Economic growth as measured by gross domestic product is necessary for a country’s well being, but it is not enough. To ensure adequate or rising living standards for people, you need sustainable and inclusive growth, according executive committee members of the prestigious World Economic Forum.
“Any growth, for it to be meaningful, has to be inclusive,” said Saadia Zahidi, a member of the WEF Executive Committee. “Unsurprisingly, we find that while growth is recovering, there are still major challenges when it comes to equity and inclusion across both rich and poor economies.”
The World Economic Forum executive committee released a report this week on inclusive growth as world leaders started to gather at its annual conference in Davos, Switzerland.
Global Growth Strong
The World Bank predicts the world economy will grew by 3.1 percent in 2018. The International Monetary Fund estimates global growth to reach 3.9 percent this year. And a Reuters poll of 170 economists expects GDP growth to reach 3.7 percent, as business and consumer confidence surges.
By all estimates, the global economy is strong. But how is it affecting people?
Designed as an alternative measure of economic performance, the Inclusive Development Index (IDI) measures factors impacting people, such as income inequality, demographic pressures on savings, and care for or depletion of natural resources. So it is a deeper look into an economy.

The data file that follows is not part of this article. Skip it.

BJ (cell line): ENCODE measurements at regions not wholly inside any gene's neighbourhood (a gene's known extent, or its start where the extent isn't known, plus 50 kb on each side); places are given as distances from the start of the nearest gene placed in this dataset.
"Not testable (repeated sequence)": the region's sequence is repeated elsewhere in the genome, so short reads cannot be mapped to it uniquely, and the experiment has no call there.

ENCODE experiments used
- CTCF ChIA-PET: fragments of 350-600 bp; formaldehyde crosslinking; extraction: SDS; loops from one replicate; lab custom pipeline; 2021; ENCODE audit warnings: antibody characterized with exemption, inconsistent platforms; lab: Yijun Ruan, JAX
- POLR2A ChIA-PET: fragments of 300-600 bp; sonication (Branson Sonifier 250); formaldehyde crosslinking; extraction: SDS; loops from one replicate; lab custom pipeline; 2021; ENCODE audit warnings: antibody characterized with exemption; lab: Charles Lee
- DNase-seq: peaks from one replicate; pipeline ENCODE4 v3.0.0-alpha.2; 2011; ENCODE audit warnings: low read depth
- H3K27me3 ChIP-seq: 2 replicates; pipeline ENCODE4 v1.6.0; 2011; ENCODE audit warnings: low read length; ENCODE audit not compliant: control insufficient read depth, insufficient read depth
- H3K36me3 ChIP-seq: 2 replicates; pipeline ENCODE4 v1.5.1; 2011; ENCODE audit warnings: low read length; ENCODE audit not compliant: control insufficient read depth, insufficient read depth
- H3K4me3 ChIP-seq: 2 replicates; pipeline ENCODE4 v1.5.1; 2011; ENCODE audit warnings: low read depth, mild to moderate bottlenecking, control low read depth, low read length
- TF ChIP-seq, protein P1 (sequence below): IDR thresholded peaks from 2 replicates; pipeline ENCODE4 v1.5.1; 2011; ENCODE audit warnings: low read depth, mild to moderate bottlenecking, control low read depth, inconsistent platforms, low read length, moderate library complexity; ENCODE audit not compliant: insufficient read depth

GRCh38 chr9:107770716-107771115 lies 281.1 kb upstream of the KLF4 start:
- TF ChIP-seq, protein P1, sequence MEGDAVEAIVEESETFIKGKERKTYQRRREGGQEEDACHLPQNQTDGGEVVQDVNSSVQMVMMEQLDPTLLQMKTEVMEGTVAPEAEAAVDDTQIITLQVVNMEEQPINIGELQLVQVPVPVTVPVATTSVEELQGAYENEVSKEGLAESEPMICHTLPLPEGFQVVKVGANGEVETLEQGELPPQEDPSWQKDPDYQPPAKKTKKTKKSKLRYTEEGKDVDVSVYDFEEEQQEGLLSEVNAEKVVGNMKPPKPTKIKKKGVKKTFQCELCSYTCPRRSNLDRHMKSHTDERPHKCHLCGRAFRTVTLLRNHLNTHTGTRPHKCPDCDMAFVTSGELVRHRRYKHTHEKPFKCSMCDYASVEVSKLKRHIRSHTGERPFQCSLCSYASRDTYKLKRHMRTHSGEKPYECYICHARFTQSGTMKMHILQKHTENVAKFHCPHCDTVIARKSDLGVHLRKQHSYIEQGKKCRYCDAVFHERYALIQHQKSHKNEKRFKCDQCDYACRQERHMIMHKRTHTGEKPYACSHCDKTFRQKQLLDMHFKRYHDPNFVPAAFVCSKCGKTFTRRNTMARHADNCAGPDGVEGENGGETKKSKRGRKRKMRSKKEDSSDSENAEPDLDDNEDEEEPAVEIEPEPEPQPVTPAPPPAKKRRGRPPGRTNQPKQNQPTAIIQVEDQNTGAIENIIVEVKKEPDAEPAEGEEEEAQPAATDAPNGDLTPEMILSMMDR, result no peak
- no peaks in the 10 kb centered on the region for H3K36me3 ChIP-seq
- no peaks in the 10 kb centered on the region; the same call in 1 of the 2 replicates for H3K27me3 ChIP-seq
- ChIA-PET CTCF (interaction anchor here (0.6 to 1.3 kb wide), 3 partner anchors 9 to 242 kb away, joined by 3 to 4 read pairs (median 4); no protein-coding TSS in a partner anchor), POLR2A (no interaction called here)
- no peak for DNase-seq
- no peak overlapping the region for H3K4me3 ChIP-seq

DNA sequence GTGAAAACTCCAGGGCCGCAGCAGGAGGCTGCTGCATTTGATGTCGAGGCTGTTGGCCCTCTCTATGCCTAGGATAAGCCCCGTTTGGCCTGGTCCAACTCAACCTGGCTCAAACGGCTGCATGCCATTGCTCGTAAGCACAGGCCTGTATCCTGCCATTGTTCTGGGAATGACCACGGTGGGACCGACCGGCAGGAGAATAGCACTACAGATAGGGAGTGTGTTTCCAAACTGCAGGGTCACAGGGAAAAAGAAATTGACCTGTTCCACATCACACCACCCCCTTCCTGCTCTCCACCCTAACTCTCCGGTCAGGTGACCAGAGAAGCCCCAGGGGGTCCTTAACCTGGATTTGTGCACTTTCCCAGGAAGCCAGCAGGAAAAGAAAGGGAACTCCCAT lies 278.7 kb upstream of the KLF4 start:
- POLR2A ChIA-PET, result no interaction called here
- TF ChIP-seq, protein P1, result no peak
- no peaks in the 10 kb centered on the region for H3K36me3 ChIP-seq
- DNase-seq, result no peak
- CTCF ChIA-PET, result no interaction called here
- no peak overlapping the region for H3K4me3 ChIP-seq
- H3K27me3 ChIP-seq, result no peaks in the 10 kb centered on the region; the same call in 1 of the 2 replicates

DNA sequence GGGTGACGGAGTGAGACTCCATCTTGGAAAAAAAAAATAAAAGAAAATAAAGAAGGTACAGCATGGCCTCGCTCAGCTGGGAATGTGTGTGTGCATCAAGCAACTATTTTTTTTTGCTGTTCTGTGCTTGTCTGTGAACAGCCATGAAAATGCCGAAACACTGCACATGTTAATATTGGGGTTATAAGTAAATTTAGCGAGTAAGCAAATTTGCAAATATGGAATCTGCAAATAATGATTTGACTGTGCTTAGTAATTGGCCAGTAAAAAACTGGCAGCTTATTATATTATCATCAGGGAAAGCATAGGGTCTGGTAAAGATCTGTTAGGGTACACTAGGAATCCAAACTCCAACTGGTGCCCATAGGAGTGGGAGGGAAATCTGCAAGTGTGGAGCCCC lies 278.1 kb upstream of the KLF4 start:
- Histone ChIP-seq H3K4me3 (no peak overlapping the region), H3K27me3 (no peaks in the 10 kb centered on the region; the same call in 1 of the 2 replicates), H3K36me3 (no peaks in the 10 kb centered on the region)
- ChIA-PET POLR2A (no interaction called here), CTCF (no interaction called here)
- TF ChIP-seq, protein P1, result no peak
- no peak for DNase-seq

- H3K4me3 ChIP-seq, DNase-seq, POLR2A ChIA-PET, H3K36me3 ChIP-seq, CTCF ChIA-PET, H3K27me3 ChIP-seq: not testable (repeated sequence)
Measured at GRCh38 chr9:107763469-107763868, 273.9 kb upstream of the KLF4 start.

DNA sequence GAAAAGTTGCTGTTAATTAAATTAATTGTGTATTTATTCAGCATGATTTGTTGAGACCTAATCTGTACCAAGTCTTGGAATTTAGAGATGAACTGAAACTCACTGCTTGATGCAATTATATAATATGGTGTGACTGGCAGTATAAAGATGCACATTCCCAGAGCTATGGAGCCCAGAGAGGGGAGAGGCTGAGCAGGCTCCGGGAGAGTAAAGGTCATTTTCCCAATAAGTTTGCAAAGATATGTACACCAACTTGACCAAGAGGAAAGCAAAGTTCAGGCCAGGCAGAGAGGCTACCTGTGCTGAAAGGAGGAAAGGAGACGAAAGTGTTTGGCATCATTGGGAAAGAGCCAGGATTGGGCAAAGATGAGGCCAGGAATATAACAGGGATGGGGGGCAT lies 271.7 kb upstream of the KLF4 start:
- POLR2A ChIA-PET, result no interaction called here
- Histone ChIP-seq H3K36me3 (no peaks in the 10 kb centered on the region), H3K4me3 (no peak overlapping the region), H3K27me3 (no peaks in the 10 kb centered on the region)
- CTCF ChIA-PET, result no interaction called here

The top rated advanced economies on this measurement are Norway, Iceland, Luxembourg, Switzerland and Denmark. The top rated emerging economies are Lithuania, Hungary, Azerbaijan, Latvia and Poland.
According to the report, Norway ranks high because it has (1) policies that benefit the non-oil sector, (2) a high GDP per capita, (3) the fourth-largest labor productivity rate, and (4) the fifth-highest employment rate among advanced economies. Furthermore, it has low income inequality, high living standards and low carbon emissions.
In contrast, the United Kingdom is seen in the report as “lagging behind its peers” on seven of the 12 IDI indicators. “In particular, wealth inequality has been increasing over the past five years.” Likewise, in the United States, its IDI performance is weaker than other advanced economies despite its strong GDP economic growth. Specifically, the United States has one of the lowest average healthy life expectancy ratings and one of the highest poverty rates among advanced economies.